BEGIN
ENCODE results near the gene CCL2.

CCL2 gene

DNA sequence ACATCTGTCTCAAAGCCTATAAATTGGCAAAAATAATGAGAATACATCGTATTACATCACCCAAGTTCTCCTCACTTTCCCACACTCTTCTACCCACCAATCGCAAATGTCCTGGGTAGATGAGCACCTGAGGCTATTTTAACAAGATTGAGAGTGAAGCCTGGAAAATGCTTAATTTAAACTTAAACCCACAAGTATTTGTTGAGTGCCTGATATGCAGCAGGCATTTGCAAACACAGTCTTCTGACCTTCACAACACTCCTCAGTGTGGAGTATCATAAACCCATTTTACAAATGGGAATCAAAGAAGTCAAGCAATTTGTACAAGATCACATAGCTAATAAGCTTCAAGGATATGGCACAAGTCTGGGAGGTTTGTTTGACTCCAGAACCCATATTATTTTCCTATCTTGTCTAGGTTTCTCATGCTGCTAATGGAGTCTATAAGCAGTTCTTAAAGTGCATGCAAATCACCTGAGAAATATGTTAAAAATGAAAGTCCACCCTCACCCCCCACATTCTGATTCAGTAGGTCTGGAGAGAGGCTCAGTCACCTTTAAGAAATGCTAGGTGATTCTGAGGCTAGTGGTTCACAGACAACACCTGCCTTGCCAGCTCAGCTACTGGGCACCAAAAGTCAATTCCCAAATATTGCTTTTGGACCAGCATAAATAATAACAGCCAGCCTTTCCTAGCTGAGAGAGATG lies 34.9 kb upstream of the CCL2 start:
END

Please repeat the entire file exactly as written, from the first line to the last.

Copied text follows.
ENCODE results near the gene CCL2.

CCL2 gene

DNA sequence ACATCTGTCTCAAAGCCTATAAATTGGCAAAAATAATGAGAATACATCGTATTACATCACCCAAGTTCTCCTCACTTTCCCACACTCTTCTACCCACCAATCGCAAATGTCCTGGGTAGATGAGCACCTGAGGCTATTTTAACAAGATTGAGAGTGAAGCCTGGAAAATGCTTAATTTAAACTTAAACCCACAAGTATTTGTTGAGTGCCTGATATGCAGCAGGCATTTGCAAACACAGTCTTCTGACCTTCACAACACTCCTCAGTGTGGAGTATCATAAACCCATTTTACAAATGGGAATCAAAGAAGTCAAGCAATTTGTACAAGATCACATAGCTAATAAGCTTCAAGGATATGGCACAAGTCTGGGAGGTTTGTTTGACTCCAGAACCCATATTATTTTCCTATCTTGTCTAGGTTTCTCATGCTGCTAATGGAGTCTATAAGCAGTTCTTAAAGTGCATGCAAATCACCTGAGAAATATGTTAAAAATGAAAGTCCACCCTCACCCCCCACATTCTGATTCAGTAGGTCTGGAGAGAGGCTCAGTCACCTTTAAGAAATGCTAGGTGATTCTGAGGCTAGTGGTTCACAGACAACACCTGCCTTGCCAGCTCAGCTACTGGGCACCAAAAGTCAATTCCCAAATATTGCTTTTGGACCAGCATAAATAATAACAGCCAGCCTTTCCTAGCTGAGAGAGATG lies 34.9 kb upstream of the CCL2 start: